Network Analysers: The Electrical Kind

Instrumentation has progressed by leaps and bounds in the last few years, however, the fundamental analysis techniques that are the foundation of modern-day equipment remain the same. A network analyzer is an instrument that allows us to characterize RF networks such as filters, mixers, antennas and even new materials for microwave electronics such as ceramic capacitors and resonators in the gigahertz range. In this write-up, I discuss network analyzers in brief and how the DIY movement has helped bring down the cost of such devices. I will also share some existing projects that may help you build your own along with some use cases where a network analyzer may be employed. Let’s dive right in.

Network Analysis Fundamentals

As a conceptual model, think of light hitting a lens and most of it going through but part of it getting reflected back.

The same applies to an electrical/RF network where the RF energy that is launched into the device may be attenuated a bit, transmitted to an extent and some of it reflected back. This analysis gives us an attenuation coefficient and a reflection coefficient which explains the behavior of the device under test (DUT).

Of course, this may not be enough and we may also require information about the phase relationship between the signals. Such instruments are termed Vector Network Analysers and are helpful in measuring the scattering parameters or S-Parameters of a DUT.

The scattering matrix links the incident waves a1, a2 to the outgoing waves b1, b2 according to the following linear equation: \begin{bmatrix} b_1 \\ b_2 \end{bmatrix} = \begin{bmatrix} S_{11} & S_{12} \\ S_{21} & S_{22} \end{bmatrix} * \begin{bmatrix} a_1 \\ a_2 \end{bmatrix} .

The equation shows that the S-parameters are expressed as the matrix S, where and denote the output and input port numbers of the DUT.

This completely characterizes a network for attenuation, reflection as well as insertion loss. S-Parameters are explained more in details in Electromagnetic Field Theory and Transmission Line Theory but suffice to say that these measurements will be used to deduce the properties of the DUT and generate a mathematical model for the same.

General Architecture

As mentioned previously, a simple network analyzer would be a signal generator connected and a spectrum analyzer combined to work together. The signal generator would be configured to output a signal of a known frequency and the spectrum analyzer would be used to detect the signal at the other end. Then the frequency would be changed to another and the process repeats such that the system sweeps a range of frequencies and the output can be tabulated or plotted on a graph. In order to get reflected power, a microwave component such as a magic-T or directional couplers, however, all of this is usually inbuilt into modern-day VNAs.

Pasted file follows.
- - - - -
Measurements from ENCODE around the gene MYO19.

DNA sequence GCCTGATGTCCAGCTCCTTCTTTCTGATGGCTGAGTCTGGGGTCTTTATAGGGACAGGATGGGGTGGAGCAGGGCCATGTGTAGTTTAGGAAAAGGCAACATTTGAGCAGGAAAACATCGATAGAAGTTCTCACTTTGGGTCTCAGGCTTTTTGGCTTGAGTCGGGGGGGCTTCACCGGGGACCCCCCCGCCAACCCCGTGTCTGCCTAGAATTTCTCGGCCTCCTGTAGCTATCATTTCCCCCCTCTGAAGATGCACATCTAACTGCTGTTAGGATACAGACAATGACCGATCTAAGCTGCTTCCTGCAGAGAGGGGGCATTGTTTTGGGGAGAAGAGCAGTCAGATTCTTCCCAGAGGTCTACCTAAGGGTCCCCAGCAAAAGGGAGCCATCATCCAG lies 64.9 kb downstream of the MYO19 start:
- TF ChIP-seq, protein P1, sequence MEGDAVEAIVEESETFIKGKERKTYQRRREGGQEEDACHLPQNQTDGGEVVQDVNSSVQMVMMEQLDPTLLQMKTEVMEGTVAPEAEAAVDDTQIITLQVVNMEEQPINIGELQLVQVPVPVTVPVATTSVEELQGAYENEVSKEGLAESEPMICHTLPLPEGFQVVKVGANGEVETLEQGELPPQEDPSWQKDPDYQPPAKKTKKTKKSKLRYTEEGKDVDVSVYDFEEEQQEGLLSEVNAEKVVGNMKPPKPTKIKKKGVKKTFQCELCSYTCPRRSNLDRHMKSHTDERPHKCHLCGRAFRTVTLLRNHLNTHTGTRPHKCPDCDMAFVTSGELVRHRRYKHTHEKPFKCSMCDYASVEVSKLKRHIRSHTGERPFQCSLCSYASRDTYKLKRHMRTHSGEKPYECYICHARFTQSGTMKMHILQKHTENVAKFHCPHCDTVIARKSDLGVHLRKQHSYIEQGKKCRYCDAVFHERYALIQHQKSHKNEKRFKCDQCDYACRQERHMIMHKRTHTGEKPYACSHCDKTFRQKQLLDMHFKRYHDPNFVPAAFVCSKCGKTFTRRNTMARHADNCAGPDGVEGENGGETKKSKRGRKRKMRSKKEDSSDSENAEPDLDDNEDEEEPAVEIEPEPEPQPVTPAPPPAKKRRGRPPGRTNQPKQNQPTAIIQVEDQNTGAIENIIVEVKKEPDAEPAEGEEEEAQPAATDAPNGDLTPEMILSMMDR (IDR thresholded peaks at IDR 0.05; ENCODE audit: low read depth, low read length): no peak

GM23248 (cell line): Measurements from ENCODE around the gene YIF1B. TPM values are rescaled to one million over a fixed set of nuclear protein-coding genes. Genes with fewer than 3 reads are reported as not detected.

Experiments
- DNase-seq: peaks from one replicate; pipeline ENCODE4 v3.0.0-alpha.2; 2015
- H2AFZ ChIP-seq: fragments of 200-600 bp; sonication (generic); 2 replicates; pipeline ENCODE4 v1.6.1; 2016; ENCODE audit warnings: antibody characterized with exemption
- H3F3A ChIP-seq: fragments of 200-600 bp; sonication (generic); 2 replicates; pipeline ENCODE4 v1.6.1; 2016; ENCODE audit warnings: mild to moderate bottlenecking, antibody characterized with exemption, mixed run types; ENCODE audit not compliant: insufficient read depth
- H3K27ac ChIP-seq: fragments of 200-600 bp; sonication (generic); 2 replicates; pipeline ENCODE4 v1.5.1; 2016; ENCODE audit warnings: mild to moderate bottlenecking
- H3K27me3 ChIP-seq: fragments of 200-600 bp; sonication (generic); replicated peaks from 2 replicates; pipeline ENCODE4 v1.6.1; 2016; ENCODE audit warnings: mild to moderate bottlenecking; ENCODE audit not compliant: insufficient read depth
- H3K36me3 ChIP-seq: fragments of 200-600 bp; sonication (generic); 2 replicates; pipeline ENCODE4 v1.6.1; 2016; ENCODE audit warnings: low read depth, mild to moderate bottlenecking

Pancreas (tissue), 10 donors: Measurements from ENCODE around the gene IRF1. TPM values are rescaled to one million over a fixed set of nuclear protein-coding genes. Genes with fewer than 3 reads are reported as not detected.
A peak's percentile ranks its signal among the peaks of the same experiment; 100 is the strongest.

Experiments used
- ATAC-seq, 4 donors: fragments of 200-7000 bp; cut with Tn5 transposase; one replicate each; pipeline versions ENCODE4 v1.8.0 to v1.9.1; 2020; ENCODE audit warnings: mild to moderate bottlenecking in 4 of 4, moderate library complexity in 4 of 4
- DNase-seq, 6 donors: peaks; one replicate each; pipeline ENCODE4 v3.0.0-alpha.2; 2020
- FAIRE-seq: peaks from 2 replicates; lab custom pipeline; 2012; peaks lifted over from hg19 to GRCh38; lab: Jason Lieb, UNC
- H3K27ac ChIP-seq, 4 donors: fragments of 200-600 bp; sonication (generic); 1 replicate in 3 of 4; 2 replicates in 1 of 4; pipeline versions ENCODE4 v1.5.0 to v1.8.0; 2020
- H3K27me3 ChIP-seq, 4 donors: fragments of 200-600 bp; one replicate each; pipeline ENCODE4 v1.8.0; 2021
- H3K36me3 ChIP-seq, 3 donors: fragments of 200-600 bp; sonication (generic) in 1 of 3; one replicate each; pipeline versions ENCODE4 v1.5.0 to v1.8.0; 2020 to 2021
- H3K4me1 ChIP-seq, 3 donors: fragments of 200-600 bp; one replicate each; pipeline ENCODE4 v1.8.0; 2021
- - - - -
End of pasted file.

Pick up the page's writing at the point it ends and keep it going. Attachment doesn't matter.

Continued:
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Hackaday Links: September 3, 2017

The TI-83, TI-84, and TI-86 have been the standard graphing calculators in classrooms for two decades. This is the subject of an xkcd. Now, hopefully, there’s a contender for the throne. Numworks is a graphing calculator that looks like it was designed in at least 2006 (so very modern), and apparently, there’s a huge community behind it.

Juicero is shutting down. No one could have seen this one coming. The Juicero was a $700 press that turned proprietary, DRM’ed juice packs into juice and garbage. It was exquisitely engineered, but it turns out very few people want to spend thousands of dollars per year on DRM’ed juice. Oh, since the Juicero phones home, those $700 presses probably won’t work in the future.

Are you in the Bay area? Do you need test equipment? There’s a gigantic auction happening somewhere around San Jose. [Dave] tipped everyone off to this one, and this auction is pretty freakin’ spectacular. Spectrum analyzers, signal gens, a ‘mega zoom’ oscilloscope, and 4-channel, 500 MHz scopes for $50. There are a thousand lots in this auction. It’s nuts.

Everybody loves PCB art, and [Uri] has a guide for designing custom, functional electronic circuit boards. The toolchain used in this guide is Inkscape and KiCad, with blinky hearts, blinky pandas, and other blinky PCBs.

This one is a little out there even for us. Here’s how you build your own AA batteries. It’s a dozen #10 copper washers, a dozen or so #10 zinc washers, some cardboard, vinegar, salt, and some heat shrink tubing. The assembly of this battery is exactly what you would expect, and yes, it does work. Here’s the thing, though: The very crude tests suggest these batteries have a capacity of about 800-1000 mAh, which is far more than we would expect. Who has a programmable load and wants to do a few experiments? Also, these batteries are ‘rechargeable’ by taking them apart, sanding the crud off each washer, and adding new electrolyte.

[Jan] has made a name for himself stuffing synthesizers into tiny little microcontrollers. The latest project is the Infinity37, a polyphonic synth with MIDI, envelopes, and a whole bunch of cool stuff. Check out the video.